WASHINGTON — Despite a rocky week of fits and starts, President Joe Biden on Friday praised the Senate for edging the bipartisan infrastructure plan closer to passage, ahead of a key vote on the $1 trillion package.
As Biden spoke from the White House, he compared the “historic investment” to building the transcontinental railroad or the interstate highway system — lofty themes he has touched on before as he nudges Congress along. The public works projects being unleashed will be powered by good-paying, blue-collar jobs, he said.
The president’s note of encouragement offers a reset for lawmakers after frustrations mounted and tempers flared overnight as the Senate stalled out, unable to expedite the package to completion. Senators will be back for another weekend session.
“It’s a bill that would end years of gridlock in Washington and create millions of good-paying jobs, put America on a new path to win the race for the economy in the 21st century,” Biden said.
The public works expenditure will “enable us not only to build back but to build back better than before the economic crisis hit,” he said.
It’s nearing decision time for Congress, and particularly the Senate, to make gains on the president’s infrastructure priorities — first with the bipartisan bill that’s on track for passage as soon as this weekend, and quickly followed by Democrats’ more sweeping $3.5 trillion budget blueprint they plan to shoulder on their own.
Senators had hoped to wrap up the bipartisan bill late Thursday, before many of them departed to attend funeral services Friday in Wyoming for a colleague, the former Republican Sen. Mike Enzi.
But the Senate ground to a halt with new problems as senators worked late into the night on amendments and to counter objections from Republican opponents of the plan to expedite the process. A procedural vote was set for Saturday.
“We’ve worked long, hard and collaboratively to finish this important bipartisan bill.” said Senate Majority Leader Chuck Schumer, D-N.Y., just before midnight. In announcing Saturday’s schedule, he said, “We very much want to finish.”
Called the Infrastructure Investment and Jobs Act, the thick bill is a first part of Biden’s infrastructure agenda and would inject billions of new spending on roads, bridges, waterworks, broadband and other projects to virtually every corner of the nation. If approved by the Senate, it would next go to the House.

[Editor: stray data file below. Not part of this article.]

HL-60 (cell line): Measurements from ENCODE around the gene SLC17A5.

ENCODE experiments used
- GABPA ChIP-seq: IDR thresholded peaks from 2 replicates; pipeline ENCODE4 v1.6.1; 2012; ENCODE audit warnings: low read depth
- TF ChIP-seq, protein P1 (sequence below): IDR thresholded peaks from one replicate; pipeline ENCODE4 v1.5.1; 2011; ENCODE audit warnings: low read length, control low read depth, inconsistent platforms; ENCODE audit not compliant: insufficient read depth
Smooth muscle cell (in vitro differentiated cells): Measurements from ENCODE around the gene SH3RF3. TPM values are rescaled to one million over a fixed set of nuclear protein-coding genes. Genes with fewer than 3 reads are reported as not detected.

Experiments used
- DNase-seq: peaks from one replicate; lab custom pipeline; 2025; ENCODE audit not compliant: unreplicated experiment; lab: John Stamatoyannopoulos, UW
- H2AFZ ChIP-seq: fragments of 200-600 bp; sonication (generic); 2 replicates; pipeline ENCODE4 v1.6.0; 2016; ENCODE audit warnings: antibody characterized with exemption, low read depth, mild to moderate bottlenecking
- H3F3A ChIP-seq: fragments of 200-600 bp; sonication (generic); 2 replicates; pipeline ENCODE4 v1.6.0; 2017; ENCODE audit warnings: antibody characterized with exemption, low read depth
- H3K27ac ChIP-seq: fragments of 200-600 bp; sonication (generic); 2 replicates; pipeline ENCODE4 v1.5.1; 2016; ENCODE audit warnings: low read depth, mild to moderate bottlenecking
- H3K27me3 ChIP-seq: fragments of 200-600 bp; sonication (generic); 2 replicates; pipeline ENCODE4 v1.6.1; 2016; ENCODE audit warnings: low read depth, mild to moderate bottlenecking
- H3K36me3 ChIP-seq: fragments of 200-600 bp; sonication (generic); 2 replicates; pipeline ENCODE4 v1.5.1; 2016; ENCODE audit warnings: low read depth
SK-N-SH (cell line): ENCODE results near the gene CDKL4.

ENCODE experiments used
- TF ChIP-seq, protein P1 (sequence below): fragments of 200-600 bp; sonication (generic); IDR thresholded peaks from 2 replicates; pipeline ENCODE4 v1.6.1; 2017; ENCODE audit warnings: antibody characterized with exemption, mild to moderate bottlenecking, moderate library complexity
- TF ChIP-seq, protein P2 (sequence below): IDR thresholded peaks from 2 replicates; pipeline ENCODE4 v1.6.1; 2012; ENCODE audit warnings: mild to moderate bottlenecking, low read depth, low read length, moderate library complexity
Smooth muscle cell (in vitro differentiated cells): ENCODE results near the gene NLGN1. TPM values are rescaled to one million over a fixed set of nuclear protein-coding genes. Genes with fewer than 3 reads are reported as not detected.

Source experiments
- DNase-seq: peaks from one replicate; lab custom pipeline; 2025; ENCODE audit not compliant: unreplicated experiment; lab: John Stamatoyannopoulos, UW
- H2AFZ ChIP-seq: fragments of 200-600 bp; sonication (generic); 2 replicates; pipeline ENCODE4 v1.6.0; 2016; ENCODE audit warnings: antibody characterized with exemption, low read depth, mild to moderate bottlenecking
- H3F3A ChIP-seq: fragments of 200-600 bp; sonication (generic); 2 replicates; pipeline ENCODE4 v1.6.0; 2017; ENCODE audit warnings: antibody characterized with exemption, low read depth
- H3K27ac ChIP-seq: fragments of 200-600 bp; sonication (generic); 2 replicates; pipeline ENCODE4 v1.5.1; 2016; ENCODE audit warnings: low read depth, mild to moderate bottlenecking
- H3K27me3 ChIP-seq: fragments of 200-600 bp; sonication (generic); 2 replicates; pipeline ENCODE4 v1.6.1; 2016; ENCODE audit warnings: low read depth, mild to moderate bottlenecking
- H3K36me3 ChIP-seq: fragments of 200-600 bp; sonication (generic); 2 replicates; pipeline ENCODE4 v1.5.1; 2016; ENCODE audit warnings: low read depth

The late-night session stalled out as new debates emerged over proposed amendments to change the 2,700-page package. Senators have processed nearly two dozen amendments so far, and none has substantially changed the framework of the public works package. With more than a dozen amendments still to go, senators struggled to reach agreements.
A much anticipated analysis of the bill from the Congressional Budget Office also drew concerns, particularly from Republicans. It concluded that the legislation would increase deficits by about $256 billion over the next decade, though the bill’s backers argued that the budget office was unable to take into account certain revenue streams — including from future economic growth.
Sen. Bill Hagerty, R-Tenn., an ally of Donald Trump's and the former president’s ambassador to Japan, said he objected to expediting consideration of the bill because of the high price tag.
“I could not, in good conscience, allow that to happen,” Hagerty said in a statement early Friday. He said he was especially concerned that passing the bipartisan bill would pave the way for Democrats to move quickly to their $3.5 trillion “tax-and-spend spree.”
House Speaker Nancy Pelosi, D-Calif., encouraged the senators on but also reiterated that her chamber will consider the infrastructure bills “together.”
“Whatever you can achieve in a bipartisan way, bravo,” she said at a Capitol press conference. “We’re going to do this when we can do it all.“
One of the amendments generating the most attention Thursday involved cryptocurrency.
The bill would raise an estimated $28 billion over 10 years by updating IRS reporting requirements for cryptocurrency brokers, just as stockbrokers report their customers’ sales to the IRS.
Sen. Pat Toomey, R-Pa., and others who wanted to narrow the definition of who must file those IRS forms are concerned that crypto miners, software developers and others would be subject to the new reporting requirement.
Toomey warned that the provision, as written, could have a “chilling effect on the development of this technology, and that’s what I am most concerned about.”
The White House weighed in late, suggesting it favored a different approach from Sen. Rob Portman, R-Ohio, Sen. Mark Warner, D-Va., and other senators.
White House deputy press secretary Andrew Bates said the compromise amendment “would reduce tax evasion in the cryptocurrency market.”
Overall, the infrastructure bill calls for $550 billion in new spending over five years above projected federal levels for a nearly $1 trillion package, in what could be one of the more substantial investments in the nation’s roads, bridges, waterworks, broadband and the electric grid in years.
If senators wrap up work on the bipartisan bill, they will turn to the much more partisan undertaking on Biden’s agenda: a $3.5 trillion proposal for what the White House calls human infrastructure — child care support, home health care, education and other expenditures that are Democratic priorities that Republicans have pledged to reject. Debate will extend into the fall.
Schumer wants the Senate to pass both the bipartisan package and a budget blueprint for the bigger proposal before senators depart for an August recess.
Associated Press writer Kevin Freking in Washington contributed to this report.